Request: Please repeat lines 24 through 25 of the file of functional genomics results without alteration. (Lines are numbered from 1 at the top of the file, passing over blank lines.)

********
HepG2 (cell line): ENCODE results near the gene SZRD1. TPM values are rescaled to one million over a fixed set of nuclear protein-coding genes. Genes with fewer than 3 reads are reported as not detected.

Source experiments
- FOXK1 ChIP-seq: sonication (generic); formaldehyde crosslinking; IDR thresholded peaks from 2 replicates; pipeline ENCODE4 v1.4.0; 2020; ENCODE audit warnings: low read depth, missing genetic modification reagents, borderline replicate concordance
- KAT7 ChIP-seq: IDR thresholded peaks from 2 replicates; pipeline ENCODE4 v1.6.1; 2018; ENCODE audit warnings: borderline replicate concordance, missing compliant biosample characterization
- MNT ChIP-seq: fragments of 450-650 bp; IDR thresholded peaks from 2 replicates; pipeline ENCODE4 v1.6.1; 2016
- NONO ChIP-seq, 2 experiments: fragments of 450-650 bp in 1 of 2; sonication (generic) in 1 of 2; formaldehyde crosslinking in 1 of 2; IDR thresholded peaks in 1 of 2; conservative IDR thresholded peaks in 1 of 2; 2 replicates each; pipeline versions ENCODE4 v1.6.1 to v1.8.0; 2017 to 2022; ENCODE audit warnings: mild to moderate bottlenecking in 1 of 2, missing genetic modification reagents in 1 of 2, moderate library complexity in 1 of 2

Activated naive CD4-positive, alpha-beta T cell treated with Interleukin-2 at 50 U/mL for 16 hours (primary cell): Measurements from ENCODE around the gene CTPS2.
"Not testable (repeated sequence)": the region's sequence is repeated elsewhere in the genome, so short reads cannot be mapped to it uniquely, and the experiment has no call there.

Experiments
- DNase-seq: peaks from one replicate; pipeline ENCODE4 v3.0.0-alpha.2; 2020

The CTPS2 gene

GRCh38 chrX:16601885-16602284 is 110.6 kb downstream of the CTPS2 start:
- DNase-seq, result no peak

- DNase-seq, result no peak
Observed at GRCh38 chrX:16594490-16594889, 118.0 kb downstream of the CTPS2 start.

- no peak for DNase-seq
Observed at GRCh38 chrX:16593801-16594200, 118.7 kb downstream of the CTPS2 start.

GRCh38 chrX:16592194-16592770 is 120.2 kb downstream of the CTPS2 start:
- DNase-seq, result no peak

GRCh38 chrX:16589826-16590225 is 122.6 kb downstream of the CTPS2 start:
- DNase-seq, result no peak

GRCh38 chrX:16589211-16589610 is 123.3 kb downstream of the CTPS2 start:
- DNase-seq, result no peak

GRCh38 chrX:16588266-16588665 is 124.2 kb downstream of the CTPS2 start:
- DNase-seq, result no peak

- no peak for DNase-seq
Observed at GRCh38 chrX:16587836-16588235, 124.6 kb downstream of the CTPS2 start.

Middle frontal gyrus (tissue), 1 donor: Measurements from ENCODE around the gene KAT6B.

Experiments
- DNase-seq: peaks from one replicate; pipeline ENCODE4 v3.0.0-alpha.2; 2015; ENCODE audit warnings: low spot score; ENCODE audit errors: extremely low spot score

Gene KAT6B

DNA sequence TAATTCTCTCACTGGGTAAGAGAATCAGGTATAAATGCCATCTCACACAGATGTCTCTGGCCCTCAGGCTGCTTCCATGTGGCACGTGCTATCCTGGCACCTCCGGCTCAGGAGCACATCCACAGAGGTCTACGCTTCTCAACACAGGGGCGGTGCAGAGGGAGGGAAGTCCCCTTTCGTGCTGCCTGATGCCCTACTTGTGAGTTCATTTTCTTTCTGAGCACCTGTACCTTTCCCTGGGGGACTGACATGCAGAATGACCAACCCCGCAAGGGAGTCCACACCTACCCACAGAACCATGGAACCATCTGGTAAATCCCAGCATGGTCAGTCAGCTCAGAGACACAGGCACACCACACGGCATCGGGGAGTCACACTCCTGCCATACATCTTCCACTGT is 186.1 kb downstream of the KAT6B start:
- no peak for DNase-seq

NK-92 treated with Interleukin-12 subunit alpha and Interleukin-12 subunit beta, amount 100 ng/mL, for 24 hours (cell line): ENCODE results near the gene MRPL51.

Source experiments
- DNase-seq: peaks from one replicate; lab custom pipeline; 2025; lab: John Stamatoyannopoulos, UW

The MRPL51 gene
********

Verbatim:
GRCh38 chrX:16588266-16588665 is 124.2 kb downstream of the CTPS2 start:
- DNase-seq, result no peak